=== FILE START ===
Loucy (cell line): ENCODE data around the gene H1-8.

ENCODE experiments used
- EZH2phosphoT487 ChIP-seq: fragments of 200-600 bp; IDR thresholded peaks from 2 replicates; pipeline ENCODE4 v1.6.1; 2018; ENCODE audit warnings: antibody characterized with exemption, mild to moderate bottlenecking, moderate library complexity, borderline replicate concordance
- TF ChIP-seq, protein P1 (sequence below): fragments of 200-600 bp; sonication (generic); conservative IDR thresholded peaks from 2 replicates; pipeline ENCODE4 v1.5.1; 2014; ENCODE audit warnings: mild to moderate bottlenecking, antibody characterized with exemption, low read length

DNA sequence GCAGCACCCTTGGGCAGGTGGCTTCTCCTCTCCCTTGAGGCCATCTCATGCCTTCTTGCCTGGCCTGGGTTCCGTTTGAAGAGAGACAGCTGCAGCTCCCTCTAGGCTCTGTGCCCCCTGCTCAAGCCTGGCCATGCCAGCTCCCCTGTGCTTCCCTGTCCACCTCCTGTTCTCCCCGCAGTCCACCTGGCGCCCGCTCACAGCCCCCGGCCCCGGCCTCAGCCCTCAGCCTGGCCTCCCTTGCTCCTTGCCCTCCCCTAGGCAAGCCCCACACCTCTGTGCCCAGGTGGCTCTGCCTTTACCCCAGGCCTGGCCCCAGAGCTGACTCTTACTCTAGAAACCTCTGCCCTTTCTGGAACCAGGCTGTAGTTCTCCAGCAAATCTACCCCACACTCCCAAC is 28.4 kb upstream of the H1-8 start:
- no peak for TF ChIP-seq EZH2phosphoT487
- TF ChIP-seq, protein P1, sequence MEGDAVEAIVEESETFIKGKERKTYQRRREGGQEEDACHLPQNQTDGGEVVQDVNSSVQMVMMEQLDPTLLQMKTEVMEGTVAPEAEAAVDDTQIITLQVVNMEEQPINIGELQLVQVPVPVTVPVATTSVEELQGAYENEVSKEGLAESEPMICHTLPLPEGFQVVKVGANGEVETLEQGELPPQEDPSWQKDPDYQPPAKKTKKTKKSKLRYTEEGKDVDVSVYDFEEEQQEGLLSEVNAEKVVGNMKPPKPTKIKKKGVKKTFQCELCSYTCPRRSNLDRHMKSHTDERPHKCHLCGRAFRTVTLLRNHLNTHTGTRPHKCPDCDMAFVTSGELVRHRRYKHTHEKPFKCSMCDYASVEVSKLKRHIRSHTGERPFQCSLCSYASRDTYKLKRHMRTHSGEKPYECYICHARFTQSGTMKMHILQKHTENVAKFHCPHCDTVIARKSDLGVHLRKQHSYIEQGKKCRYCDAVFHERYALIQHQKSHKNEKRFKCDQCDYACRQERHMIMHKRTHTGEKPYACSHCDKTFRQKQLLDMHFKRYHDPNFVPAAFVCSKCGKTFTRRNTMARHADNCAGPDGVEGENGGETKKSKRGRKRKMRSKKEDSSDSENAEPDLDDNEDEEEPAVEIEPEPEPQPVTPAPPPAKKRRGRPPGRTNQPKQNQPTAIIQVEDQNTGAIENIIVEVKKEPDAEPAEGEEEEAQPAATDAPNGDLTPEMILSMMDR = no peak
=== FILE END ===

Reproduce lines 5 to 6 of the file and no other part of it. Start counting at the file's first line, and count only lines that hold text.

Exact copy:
DNA sequence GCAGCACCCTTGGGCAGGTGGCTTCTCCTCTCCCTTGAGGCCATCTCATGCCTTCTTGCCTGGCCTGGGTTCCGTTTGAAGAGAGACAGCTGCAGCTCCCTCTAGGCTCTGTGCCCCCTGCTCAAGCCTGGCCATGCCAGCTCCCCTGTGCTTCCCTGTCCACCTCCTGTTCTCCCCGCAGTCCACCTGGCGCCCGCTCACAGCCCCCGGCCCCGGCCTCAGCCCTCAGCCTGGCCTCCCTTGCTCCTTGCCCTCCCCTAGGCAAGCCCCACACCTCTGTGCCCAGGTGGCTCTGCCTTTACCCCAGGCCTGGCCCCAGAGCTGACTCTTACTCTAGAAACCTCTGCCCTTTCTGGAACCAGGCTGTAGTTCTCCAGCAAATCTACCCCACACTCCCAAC is 28.4 kb upstream of the H1-8 start:
- no peak for TF ChIP-seq EZH2phosphoT487